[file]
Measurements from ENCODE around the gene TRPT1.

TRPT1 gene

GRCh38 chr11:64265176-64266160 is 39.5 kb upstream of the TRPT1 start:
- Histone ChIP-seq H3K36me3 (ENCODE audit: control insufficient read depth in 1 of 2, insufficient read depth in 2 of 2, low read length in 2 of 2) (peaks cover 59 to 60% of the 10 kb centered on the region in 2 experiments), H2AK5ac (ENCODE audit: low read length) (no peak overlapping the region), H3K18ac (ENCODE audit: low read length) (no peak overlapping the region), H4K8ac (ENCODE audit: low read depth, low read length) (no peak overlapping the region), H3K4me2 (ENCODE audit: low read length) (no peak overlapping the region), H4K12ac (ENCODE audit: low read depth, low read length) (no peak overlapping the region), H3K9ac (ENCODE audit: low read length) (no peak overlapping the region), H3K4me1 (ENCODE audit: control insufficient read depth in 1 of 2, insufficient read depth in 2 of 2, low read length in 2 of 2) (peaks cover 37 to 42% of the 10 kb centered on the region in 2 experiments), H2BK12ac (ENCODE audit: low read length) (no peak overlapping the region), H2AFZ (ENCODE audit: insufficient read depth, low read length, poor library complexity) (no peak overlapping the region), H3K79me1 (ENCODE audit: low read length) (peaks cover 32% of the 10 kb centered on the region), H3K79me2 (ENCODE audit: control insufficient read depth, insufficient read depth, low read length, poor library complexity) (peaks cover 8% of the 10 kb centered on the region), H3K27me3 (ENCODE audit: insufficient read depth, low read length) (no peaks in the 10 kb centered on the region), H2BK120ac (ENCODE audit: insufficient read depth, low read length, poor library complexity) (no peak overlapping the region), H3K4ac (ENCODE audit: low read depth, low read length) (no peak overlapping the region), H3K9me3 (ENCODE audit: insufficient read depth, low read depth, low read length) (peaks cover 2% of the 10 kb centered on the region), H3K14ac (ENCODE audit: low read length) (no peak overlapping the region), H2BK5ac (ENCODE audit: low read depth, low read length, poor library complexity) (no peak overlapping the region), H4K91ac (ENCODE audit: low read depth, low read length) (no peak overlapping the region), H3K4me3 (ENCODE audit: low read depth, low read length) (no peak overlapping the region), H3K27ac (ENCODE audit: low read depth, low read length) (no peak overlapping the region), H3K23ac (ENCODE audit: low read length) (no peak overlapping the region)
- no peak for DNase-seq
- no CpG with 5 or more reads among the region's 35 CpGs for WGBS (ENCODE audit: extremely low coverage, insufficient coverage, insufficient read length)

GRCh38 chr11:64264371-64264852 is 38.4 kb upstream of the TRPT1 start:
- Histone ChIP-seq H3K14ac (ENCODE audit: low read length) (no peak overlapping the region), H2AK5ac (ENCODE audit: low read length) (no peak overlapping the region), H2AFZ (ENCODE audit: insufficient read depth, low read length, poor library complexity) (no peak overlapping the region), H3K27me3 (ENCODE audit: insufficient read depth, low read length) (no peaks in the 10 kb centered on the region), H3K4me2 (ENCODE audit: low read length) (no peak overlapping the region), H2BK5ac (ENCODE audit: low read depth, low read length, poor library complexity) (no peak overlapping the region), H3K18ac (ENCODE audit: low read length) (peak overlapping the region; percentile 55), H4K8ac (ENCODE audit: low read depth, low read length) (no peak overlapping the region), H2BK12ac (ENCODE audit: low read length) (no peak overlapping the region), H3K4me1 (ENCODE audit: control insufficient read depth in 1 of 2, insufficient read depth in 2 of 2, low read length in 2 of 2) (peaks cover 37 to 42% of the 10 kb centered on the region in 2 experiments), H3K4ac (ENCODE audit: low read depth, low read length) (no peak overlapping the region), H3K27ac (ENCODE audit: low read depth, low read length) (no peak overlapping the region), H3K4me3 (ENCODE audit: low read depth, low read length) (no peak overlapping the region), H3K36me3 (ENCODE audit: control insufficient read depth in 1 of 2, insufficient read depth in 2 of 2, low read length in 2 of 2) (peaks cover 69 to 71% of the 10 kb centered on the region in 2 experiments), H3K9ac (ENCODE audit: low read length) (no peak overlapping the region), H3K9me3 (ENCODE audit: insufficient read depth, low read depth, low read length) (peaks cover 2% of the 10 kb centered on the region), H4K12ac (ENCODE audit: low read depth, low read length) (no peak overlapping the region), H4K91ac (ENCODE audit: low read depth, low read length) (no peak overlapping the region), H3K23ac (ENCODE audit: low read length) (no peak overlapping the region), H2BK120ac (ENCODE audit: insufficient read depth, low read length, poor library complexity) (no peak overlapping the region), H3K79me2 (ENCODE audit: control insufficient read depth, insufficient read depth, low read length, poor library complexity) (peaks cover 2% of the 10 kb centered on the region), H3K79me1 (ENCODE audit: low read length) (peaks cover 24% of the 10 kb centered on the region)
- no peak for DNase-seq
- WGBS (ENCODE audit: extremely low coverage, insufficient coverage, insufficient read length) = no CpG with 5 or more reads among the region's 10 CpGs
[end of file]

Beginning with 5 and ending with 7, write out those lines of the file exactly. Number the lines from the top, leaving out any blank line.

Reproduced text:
- no peak for DNase-seq
- no CpG with 5 or more reads among the region's 35 CpGs for WGBS (ENCODE audit: extremely low coverage, insufficient coverage, insufficient read length)

GRCh38 chr11:64264371-64264852 is 38.4 kb upstream of the TRPT1 start: